... From: SIS Internet Digest 1998:2 (Dec 1998) Home¦ Issue Contents Catastrophism and Evolution http://www.knowledge.co.uk/sis/controv.htm Controversy. Catastrophism and Evolution: The Ongoing Debate. A book by Trevor Palmer, Nottingham Trent University, UK. Controversy puts the reader at the forefront of the scientific revolution against traditional views of evolution. The champion of alternative views, Catastrophism, declares that sudden cataclysmic events, such as meteor showers, cause mass extinctions followed by rapid bursts of new species- in direct opposition to the Modern Synthesis of neo-Darwinism, the offspring of Darwinism and Genetics, which maintains that evolution is slow, imperceptible, and progressive. Professor Palmer clearly traces the interactive histories of catastrophism and Evolution from ancient times to the present, contextualizing the struggle for dominance between these fundamentally different points of view. Contents: Chapter 1- The Context of Evolution: the Earth and its Surroundings. 1.1 The chaotic Solar System. 1.2 Possible causes of catastrophe on Earth. 1.3 The fall and rise of catastrophism. Chapter 2- The ...
8. Horses, horse fossils, evolution of horses,talk-origins faq, talk_origins faq, talk.origins faq, talk origins faq, ediacara, evolution, darwinism, neo-darwinism, natural selection,genetic mutation,speciation,beak of the finch,homology,horse fossils,intelligent design"> [Alternative Science Website]
... Alternative Science Home¦ Impossible¦ Forbidden¦ Alternative¦ Mysterious¦ Censorship¦ Books¦ FAQs¦ Pseudoscience¦ Book Reviews¦ Links Horses[ Back[ Speciations[ Transitions[ Horses[ Antibiotics "Horse Evolution" Kathleen Hunt begins her "FAQ" on Horse Evolution by apologising for its length, because, she says, 'horse evolution has been oversimplified too many times already.' Hunt then proceeds to oversimplify the evidence in exactly the same way that it has been oversimplified for the past fifty years, in that she merely asserts that fossil specimens are related while neglecting to produce the scientific evidence that connects them. Disappointingly, she also recycles the same distortions of scientific fact and scientific urban myths that have been practised over the decades too. The first major popular publication on horse fossils was the 1951 book entitled simply 'Horses' published by George Simpson, professor of palaeontology at Harvard. In his book, Simpson presented a chart of horse evolution, versions of which have been endlessly reproduced in textbooks, encyclopaedias and museum publications ever since. (You can view ...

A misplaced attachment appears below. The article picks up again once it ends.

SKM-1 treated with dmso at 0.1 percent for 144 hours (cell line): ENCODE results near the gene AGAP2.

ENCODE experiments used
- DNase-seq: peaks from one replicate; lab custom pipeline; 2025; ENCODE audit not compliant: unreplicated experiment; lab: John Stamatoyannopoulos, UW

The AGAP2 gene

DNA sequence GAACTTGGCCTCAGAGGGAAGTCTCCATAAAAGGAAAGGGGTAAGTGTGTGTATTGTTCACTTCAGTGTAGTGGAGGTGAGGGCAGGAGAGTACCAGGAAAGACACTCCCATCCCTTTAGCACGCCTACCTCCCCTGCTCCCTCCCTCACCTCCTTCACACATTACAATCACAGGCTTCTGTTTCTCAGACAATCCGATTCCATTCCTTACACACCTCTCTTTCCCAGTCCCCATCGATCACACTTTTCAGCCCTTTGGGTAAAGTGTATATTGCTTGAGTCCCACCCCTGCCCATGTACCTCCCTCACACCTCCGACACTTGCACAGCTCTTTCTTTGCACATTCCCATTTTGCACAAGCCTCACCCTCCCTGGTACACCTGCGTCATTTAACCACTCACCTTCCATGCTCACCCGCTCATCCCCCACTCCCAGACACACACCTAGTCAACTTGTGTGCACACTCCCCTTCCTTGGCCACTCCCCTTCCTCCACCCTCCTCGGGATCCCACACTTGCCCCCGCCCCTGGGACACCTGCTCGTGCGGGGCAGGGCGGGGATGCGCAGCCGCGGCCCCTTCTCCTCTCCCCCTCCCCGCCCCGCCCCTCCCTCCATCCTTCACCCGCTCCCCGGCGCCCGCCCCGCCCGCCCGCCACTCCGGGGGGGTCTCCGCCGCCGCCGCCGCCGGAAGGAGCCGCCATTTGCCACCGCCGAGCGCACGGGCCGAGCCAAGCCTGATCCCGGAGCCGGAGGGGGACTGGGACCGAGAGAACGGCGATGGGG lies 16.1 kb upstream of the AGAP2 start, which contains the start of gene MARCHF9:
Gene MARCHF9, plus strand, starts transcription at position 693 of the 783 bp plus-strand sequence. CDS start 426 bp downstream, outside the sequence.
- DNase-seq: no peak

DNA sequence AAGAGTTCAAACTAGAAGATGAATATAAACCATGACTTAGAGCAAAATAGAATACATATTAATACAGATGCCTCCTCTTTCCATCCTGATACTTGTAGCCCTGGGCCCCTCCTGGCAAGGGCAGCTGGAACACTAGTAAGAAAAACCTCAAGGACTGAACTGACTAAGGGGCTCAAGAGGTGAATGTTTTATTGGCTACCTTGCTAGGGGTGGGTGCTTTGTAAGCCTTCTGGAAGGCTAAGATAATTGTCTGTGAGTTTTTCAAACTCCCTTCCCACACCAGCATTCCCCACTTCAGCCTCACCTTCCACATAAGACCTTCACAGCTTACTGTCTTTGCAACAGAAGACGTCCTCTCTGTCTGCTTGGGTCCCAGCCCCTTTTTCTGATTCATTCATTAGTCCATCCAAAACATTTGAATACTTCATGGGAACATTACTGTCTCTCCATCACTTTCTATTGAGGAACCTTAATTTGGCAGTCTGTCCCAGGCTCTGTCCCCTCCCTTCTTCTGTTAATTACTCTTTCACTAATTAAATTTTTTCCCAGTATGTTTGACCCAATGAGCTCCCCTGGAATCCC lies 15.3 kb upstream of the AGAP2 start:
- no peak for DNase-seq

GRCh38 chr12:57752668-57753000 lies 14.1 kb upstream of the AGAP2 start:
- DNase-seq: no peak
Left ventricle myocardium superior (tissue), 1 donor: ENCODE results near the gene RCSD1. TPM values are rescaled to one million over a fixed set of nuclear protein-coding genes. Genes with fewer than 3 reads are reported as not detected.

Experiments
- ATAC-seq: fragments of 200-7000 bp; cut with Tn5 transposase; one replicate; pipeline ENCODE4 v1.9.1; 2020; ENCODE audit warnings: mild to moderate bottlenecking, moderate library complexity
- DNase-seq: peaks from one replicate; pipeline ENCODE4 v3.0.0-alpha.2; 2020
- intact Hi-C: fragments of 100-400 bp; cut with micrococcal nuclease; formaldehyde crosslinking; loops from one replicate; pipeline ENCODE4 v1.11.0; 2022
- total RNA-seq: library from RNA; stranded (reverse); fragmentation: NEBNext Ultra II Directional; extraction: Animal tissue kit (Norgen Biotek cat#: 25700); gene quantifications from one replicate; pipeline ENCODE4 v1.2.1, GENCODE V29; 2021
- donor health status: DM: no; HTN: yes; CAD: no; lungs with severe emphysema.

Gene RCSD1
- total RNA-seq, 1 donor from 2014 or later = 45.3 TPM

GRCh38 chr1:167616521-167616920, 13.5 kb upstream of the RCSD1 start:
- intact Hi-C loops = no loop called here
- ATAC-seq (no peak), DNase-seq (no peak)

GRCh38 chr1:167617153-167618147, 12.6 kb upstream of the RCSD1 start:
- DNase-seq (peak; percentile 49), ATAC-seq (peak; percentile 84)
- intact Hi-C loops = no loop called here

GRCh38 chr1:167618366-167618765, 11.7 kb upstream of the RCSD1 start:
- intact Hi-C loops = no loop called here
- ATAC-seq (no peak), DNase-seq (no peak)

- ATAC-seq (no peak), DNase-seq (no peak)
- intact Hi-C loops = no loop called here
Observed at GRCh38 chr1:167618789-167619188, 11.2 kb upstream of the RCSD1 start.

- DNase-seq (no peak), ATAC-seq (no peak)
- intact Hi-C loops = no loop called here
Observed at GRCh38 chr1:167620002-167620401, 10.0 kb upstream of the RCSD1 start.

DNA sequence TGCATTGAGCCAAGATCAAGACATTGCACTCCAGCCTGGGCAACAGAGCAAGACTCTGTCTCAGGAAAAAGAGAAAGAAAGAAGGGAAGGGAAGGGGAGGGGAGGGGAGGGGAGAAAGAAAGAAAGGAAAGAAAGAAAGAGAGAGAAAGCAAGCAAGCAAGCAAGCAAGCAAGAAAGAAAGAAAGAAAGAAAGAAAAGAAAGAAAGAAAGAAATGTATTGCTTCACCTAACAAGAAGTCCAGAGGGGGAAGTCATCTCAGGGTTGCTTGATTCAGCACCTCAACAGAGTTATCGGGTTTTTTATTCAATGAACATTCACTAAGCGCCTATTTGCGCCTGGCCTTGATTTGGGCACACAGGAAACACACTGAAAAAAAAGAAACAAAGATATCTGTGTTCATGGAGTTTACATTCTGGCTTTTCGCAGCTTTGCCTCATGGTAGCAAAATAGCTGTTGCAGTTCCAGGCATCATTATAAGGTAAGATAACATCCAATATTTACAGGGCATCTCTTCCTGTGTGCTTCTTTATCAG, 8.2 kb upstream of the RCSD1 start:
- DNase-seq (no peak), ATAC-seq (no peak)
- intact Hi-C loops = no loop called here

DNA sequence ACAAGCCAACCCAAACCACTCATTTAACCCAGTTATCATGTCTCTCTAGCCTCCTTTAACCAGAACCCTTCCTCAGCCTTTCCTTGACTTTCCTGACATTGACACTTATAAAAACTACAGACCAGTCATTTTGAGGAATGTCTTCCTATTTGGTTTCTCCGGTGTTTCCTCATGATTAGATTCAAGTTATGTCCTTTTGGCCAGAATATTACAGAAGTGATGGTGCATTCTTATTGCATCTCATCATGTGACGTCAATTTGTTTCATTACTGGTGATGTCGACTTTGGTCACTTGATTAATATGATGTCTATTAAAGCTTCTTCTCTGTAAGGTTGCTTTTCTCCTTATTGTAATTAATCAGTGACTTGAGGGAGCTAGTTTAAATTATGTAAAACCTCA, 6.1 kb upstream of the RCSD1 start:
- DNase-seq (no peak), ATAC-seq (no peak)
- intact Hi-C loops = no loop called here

9. Catastrophism and Evolution [SIS C&C Review $]
... From: SIS Review Vol VII Part A (1985) Home¦ Issue Contents Catastrophism and Evolution Trevor Palmer Dr. Palmer graduated from Cambridge University in 1966 and obtained a Ph.D. from London University in 1973 for research in the field of inborn errors of metabolism. This work stimulated his interest in the origin and evolutionary consequence of genetic mutations. He is the author of Understanding Enzymes (1981) and of over thirty research papers concerned with inherited disorders. Currently, he is Principal Lecturer in Biochemistry at Trent Polytechnic, Nottingham. Although it remains probable that natural selection is a major evolutionary mechanism, it no longer seems likely that evolution proceeds in an even-paced manner. Species tend to appear rapidly, by geological standards, and may eventually disappear equally abruptly, showing few morphological changes in between. On occasions, mass extinctions of species have taken place, to be followed by the rapid appearances of new species to fill vacant ecological niches. Astronomical evidence suggests that at least some mass extinctions are likely to have resulted from the impacts of comets or asteroids upon ...
10. The SIS Evolution Debate Continued [SIS C&C Review $]
... From: SIS Chronology& Catastrophism Review 1991 (Vol XIII) Home¦ Issue Contents Forum 1. The SIS Evolution Debate Continued The current SIS evolution debate has its origins in the pages of C& C Workshop when Trevor Palmer (Workshop 1989:2, p. 33) commented on Jill Abery's short article Punctuated Darwinism?' in Workshop 1989:1, pp. 17-19 and questioned the concept of 'catastrophic periods of mutation'. His comments on the role of ecological niches were taken up by David Salkeld and formed the basis for a 'Forum' section in Workshop 1990:1, pp. 14-15, together with Trevor's response. In turn, this brought a response from Jill, including her postulate of 'a different process' following mass extinctions, which was printed in another 'Forum' section (Workshop 1990:2, pp. 24-25) together with Trevor's carefully weighted reply. The following four contributions continue that debate. The Creative Urge in Evolution? It seems to me that the basis for disagreement between Jill and Trevor is their differing philosophies ...